Skip to main content

Deer provide fine sport for hunters - 1899

The Star, 20 April 1899
DEER STALKING.
The South Wairarapa district has furnished some fine sport for the deer stalkers this season, the more so that no limit was placed on the number of stags allowed to be taken.

Probably the most successful of the sportsmen who have gone out is Mr John Ross, says the "New Zealand Times," who, up to Thursday last, had secured sixteen heads, oue of them an especially fine one of sixteen tines, and another carrying thirteen tines.

Deer are reported to be very numerous in the country eastward of Martinborough, but their habitat is so rough and rugged as to give pause to any but the most ardent sportsmen.

One deer at, present enjoying a breezy freedom in the locality referred to is the talk of the settlers' firesides and the rabbiters' tents, and the envy of sportsmen from far and near. He is reported to have antlers of fabulous size, so large as to bow him down, as it were, under a chastening distinction. Only once or twice has he appeared in the open, but that was out of season, and consequently for exhibition only. When the rifles are cracking he affects the mountain tops which are furthest, and therefore, proverbially, greenest; but there is not a sportsman throughout the province over I which his fame has spread who is not anxious to bring this stag to earth.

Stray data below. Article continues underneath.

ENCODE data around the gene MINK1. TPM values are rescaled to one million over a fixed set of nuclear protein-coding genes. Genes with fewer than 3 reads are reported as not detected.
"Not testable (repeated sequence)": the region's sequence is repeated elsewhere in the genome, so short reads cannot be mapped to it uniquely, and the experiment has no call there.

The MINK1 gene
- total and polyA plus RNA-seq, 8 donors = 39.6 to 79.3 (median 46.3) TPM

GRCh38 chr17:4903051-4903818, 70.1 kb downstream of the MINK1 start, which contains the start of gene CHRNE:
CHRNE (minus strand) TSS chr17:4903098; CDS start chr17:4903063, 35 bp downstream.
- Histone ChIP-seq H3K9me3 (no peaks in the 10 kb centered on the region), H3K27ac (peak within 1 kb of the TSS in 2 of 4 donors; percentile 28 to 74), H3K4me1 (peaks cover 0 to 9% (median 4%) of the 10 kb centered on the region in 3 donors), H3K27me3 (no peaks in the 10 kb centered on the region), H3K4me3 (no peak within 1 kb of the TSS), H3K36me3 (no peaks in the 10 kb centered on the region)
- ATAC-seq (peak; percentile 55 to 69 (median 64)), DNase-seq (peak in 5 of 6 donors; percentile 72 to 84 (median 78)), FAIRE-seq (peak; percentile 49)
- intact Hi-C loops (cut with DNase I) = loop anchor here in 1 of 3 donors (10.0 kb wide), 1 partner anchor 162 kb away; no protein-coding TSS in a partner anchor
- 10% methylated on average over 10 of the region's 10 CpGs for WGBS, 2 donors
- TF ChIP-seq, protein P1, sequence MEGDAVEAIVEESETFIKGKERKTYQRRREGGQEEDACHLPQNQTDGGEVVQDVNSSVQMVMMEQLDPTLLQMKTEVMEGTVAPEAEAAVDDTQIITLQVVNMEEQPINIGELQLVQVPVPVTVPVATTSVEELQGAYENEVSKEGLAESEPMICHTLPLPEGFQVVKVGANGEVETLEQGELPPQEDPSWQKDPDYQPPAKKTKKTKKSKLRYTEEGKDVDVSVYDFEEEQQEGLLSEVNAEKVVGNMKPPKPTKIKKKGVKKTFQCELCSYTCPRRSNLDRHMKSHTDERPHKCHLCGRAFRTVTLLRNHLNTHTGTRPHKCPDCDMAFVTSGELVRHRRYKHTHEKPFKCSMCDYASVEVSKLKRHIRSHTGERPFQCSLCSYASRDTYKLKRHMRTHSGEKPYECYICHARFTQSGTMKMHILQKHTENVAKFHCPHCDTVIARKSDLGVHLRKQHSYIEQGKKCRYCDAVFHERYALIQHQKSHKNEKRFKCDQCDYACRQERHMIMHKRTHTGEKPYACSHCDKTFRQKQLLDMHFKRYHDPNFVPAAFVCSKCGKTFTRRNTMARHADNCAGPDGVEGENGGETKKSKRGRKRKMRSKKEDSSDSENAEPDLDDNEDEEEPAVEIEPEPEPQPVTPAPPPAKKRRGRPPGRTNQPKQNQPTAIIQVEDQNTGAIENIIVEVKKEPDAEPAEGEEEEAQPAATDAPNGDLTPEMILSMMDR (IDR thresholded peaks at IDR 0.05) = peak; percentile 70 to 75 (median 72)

Comments

Popular posts from this blog

Featherston Military Camp

B Company, 22nd reinforcements, on the Rimutaka Hill, 1917. The men are wearing toitoi on their hats. 00-38/16.digital

In January 1916 the biggest army training camp in New Zealand opened in Featherston. The camp occupied the land on both sides of the main road between Featherston and Tauherenikau. In 1916 the camp was the biggest settlement in the Wairarapa at a time when Masterton’s population was 5,500. It covered almost 30 hectares. Today there is only a memorial to the camp by State Highway 2.

McRae-Tatham wedding, 1902

Wairarapa Daily Times, Volume XXVI, Issue 7325, 1 December 1902, Page 2

One of the prettiest weddings which has taken place on the East Coast, for a long time, was celebrated on Wednesday last, at Homewood, the residence of Mrs Tatham.

The contracting parties were Nehemiah, youngest son of the late Nehemiah McRae, Esq., of Nelson, and Effie Mabel, second daughter of the late Frederic E. Tatham, of Homewood. The bride, who was given away by her brother, Mr J. H. Tatham, was dressed in soft white silk trimmed with lace insertion, and wore the usual bridal veil and orange blossoms. The bridesmaids were Miss Ivy Tatham, sister of the bride, and Miss Marjorie Ward, niece of the bridegroom, and were prettily attired in white silk dresses. The bouquets, which were carried by bride and bridesmaids, were composed of white roses, syringa, and maiden hair fern.

The bridegroom was attended by Hugh Morrison, Esq., of Blairlogie, as best man. The bridegroom's present to the bride w…

1942 Earthquake: Masterton's business area badly wrecked

Evening Post, 26 June 1942

"MILITARY TAKE OVER CONTROL

Masterton's main street was a sorry sight yesterday.

With huge piles of brick and masonry sprawling across the footpaths and roadway, shattered shop windows, and trailing high-tension lines, the condition of the mile-long thoroughfare was testimony to the intensity of the previous night's earthquake. In the residential areas householders suffered considerable damage to property, and it appears that Masterton took the main shock. Miraculously no casualties of any sort have been reported.